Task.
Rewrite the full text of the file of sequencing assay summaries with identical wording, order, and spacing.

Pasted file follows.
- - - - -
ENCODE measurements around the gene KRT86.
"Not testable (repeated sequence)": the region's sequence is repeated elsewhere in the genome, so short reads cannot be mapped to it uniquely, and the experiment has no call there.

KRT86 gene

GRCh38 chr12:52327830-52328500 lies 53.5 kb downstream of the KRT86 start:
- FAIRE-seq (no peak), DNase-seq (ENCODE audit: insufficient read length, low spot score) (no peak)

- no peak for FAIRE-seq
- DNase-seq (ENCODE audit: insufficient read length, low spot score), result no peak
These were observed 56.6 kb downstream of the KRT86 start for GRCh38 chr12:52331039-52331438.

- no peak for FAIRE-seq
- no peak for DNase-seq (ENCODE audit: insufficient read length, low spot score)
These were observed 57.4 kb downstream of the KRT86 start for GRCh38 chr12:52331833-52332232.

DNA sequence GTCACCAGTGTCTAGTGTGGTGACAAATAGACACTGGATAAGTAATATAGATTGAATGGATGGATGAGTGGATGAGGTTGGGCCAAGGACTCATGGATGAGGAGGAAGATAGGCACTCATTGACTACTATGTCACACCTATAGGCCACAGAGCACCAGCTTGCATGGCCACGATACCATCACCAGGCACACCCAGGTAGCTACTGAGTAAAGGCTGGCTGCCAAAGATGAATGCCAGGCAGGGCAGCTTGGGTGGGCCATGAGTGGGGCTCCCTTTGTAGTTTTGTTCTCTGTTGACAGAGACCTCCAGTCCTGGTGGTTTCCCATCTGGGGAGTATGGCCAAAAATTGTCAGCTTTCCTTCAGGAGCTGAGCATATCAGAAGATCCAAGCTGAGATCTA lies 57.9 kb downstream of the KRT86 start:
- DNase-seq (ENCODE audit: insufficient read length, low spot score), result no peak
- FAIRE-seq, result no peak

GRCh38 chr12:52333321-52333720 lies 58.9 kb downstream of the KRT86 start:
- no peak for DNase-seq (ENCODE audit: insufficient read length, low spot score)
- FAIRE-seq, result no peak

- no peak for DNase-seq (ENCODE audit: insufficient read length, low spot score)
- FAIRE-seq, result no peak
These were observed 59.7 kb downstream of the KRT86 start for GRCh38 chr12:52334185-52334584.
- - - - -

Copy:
ENCODE measurements around the gene KRT86.
"Not testable (repeated sequence)": the region's sequence is repeated elsewhere in the genome, so short reads cannot be mapped to it uniquely, and the experiment has no call there.

KRT86 gene

GRCh38 chr12:52327830-52328500 lies 53.5 kb downstream of the KRT86 start:
- FAIRE-seq (no peak), DNase-seq (ENCODE audit: insufficient read length, low spot score) (no peak)

- no peak for FAIRE-seq
- DNase-seq (ENCODE audit: insufficient read length, low spot score), result no peak
These were observed 56.6 kb downstream of the KRT86 start for GRCh38 chr12:52331039-52331438.

- no peak for FAIRE-seq
- no peak for DNase-seq (ENCODE audit: insufficient read length, low spot score)
These were observed 57.4 kb downstream of the KRT86 start for GRCh38 chr12:52331833-52332232.

DNA sequence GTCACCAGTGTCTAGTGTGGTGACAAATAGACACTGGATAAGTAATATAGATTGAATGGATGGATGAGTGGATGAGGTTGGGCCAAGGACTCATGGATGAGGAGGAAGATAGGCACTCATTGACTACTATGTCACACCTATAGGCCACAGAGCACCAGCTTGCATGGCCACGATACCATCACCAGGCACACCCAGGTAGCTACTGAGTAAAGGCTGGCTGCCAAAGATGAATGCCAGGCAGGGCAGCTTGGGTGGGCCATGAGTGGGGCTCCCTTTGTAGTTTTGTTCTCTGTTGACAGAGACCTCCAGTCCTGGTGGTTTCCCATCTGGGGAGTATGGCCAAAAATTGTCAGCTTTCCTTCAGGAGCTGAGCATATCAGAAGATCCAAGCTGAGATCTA lies 57.9 kb downstream of the KRT86 start:
- DNase-seq (ENCODE audit: insufficient read length, low spot score), result no peak
- FAIRE-seq, result no peak

GRCh38 chr12:52333321-52333720 lies 58.9 kb downstream of the KRT86 start:
- no peak for DNase-seq (ENCODE audit: insufficient read length, low spot score)
- FAIRE-seq, result no peak

- no peak for DNase-seq (ENCODE audit: insufficient read length, low spot score)
- FAIRE-seq, result no peak
These were observed 59.7 kb downstream of the KRT86 start for GRCh38 chr12:52334185-52334584.